If you have strong communication skills, it helps to build better teams. This is true whether you are in an IT department with 100 other fellow programmers or if you own your own business and have customers or vendors you communicate with.

                      When you showcase your robust ability to communicate well with others while interacting with them, you are building a better team.

                      Now let’s jump in to how to improve communication skills to help you pave the way for your workplace success.

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                      How to Improve Communication Skills for Workplace Success

                      There are many tips, tricks, and techniques to improve communication skills. I don’t want to overwhelm you with too much information, so let’s focus on the things that will provide the biggest return on your time investment.

                      Most of these tips will be fairly easy to become aware of but will take time and effort to implement. So let’s go!

                      1. Listen

                      Ever heard the saying you have two ears and one mouth for a reason? If you haven’t, then here’s the reason:

                      Being a good listener is half the equation to being a good communicator.

                      People who have the ability to really listen to someone can then actually answer questions in a meaningful way. If you don’t make the effort to actively listen, then you are really doing yourself and the other person a disservice in the communication department.

                      Know that person who is chomping at the bit to open his or her mouth the second you stop talking? Don’t be that person. They haven’t listened to at least 1/2 of what you’ve said. Therefore the words that spill out of their mouth are going to be about 1/2 relevant to what you just said.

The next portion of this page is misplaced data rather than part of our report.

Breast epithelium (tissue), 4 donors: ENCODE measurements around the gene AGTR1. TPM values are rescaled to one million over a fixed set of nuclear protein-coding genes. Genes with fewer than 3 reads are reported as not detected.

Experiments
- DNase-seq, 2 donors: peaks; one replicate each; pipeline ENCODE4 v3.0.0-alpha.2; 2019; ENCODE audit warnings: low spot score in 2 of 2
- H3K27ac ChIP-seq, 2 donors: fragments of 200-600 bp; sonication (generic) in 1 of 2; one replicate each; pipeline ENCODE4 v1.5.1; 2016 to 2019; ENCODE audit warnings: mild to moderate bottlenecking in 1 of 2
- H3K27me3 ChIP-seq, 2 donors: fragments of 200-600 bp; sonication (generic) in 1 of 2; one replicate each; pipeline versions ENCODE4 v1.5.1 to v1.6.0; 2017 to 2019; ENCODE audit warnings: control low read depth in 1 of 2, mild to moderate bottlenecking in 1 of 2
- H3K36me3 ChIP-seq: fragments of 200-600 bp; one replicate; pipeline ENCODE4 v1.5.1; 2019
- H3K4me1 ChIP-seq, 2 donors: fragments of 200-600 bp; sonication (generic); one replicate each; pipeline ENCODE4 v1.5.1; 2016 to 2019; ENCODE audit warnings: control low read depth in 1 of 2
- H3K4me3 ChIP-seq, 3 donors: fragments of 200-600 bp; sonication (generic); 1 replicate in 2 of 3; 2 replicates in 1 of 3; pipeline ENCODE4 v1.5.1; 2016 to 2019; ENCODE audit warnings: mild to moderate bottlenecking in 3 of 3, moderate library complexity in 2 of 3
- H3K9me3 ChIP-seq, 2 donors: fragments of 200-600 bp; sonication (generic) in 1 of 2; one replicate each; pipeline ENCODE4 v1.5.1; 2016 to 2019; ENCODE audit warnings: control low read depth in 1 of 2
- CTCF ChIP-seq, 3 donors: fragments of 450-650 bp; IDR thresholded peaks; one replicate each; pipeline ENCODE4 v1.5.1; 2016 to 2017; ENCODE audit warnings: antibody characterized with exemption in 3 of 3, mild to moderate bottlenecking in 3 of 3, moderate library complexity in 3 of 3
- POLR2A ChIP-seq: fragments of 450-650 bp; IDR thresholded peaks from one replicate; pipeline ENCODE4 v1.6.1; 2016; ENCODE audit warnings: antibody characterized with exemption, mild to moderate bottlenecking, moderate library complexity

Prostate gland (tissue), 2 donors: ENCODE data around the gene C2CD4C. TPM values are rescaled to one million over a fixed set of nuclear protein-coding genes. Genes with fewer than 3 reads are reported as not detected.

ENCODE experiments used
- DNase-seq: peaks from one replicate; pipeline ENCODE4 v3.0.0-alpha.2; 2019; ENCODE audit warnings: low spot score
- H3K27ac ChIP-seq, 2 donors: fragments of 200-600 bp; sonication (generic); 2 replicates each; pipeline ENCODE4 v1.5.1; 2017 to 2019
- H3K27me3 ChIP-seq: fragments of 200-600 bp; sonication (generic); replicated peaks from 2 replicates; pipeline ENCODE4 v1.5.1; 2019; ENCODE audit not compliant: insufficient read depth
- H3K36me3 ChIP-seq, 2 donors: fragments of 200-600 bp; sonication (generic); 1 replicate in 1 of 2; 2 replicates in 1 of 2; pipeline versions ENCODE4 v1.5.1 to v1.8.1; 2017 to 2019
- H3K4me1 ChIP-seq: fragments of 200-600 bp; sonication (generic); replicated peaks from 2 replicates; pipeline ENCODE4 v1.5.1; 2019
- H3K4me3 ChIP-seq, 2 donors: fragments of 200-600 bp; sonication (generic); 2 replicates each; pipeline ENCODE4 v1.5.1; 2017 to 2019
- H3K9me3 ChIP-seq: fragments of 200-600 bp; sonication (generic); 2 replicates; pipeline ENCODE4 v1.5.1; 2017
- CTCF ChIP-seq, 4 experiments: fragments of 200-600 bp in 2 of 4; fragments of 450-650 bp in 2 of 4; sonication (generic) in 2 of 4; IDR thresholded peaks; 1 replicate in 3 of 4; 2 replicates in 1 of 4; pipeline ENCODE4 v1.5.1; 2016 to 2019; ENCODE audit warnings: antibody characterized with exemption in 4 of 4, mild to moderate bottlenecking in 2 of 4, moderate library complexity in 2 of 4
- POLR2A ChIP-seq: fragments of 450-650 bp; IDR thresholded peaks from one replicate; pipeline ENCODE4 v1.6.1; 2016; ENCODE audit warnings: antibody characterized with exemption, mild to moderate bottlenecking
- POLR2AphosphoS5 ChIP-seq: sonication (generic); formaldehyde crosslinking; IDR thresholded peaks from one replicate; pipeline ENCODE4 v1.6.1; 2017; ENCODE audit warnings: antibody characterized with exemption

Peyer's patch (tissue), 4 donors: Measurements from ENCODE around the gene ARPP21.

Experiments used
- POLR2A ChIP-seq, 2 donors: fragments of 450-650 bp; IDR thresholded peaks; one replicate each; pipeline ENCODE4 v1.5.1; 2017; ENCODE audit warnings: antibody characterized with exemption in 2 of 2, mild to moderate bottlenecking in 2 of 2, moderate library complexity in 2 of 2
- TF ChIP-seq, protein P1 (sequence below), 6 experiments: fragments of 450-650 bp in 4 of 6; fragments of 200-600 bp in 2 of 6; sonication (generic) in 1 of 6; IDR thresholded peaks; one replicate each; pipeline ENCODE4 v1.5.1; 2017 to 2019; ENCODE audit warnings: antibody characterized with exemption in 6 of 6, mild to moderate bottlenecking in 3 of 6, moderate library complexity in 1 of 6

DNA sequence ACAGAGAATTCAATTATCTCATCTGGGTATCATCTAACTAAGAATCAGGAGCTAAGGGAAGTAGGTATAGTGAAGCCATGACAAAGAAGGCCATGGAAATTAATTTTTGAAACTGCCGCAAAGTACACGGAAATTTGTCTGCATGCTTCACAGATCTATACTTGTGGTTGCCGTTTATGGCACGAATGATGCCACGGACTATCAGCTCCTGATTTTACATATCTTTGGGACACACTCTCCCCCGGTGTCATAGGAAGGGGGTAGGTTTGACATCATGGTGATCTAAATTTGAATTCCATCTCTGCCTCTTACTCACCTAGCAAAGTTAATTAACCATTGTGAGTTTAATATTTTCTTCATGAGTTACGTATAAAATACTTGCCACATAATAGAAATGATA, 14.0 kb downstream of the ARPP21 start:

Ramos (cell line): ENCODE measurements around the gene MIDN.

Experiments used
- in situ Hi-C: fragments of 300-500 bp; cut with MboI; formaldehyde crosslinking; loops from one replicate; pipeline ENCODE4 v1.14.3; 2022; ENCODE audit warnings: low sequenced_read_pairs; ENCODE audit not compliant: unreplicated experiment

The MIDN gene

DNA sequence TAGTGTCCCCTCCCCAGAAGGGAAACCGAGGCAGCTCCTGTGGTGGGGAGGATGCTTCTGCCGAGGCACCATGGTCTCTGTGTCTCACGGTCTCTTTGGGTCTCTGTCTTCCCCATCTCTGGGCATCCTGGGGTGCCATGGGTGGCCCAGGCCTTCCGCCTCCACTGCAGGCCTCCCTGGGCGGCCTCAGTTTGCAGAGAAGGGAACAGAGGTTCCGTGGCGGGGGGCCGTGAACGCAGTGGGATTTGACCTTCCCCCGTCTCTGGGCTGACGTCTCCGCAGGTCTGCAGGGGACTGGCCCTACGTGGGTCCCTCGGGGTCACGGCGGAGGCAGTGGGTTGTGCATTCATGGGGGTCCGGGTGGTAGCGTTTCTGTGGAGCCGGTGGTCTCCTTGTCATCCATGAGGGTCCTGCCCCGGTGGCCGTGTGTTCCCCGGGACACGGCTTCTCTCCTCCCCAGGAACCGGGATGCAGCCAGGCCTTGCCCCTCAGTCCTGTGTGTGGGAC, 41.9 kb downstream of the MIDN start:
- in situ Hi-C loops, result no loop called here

Listen to someone completely and be comfortable with short periods of silence. Work on your listening skills first and foremost.

                      2. Know Your Audience

                      Knowing your audience is another critical component to having strong communication skills. The way you interact with your manager should be different than how you interact with your kids. This isn’t to say you need to be a different person with everyone you interact with. Far from it.

                      Here is a good way to think about it:

                      Imagine using your the same choice of words and body language you use with your spouse while interacting with your boss. That puts things in a graphic light!

                      You want to ensure you are using the type of communication most relevant to your audience.

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                      3. Minimize

                      I have lunch with a business associate about 3 times a year. We’ve been talking for several years now about putting a business deal together.

                      He is one of those people that simply overwhelms others with a lot of words. Sometimes when I ask him a question, I get buried beneath such an avalanche of words that I’m more confused than when I asked the question. Needless to say this is most likely a large portion of why we never put the deal together.